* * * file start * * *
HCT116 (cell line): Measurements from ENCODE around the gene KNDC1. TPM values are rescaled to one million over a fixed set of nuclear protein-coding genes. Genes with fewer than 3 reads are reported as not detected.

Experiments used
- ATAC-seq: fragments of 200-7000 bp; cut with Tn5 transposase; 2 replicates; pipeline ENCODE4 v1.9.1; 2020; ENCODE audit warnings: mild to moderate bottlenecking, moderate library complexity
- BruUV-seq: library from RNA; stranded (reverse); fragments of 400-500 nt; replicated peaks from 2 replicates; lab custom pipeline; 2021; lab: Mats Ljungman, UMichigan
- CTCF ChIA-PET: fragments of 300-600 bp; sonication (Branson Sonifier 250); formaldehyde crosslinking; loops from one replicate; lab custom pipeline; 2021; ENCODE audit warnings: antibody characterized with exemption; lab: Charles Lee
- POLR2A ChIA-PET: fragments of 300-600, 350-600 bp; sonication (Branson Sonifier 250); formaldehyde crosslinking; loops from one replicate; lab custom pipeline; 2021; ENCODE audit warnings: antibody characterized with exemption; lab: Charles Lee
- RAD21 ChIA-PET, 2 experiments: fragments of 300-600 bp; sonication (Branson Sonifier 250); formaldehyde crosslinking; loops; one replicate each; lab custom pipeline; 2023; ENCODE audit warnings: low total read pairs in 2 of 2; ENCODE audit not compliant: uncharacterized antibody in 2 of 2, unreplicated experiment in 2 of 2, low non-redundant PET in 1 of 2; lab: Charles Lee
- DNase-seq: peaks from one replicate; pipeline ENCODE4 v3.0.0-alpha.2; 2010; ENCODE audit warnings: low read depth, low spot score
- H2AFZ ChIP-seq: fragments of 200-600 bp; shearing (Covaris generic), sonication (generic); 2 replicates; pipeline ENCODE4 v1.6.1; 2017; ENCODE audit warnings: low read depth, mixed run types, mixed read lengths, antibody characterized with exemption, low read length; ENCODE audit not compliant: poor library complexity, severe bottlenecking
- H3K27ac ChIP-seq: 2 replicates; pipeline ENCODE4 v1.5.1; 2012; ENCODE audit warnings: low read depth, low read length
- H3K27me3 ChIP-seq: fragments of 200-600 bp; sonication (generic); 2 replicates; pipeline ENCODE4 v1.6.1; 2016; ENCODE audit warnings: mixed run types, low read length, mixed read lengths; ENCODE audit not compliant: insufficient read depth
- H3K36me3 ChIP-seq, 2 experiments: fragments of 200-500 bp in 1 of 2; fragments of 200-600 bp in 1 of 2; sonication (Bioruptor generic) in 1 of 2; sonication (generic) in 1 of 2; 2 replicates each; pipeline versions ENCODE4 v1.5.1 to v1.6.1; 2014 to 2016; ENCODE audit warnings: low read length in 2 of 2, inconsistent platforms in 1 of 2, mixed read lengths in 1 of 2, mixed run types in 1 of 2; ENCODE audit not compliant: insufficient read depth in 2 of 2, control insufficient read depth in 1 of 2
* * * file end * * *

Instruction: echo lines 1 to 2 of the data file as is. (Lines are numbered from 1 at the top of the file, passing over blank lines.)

HCT116 (cell line): Measurements from ENCODE around the gene KNDC1. TPM values are rescaled to one million over a fixed set of nuclear protein-coding genes. Genes with fewer than 3 reads are reported as not detected.

Experiments used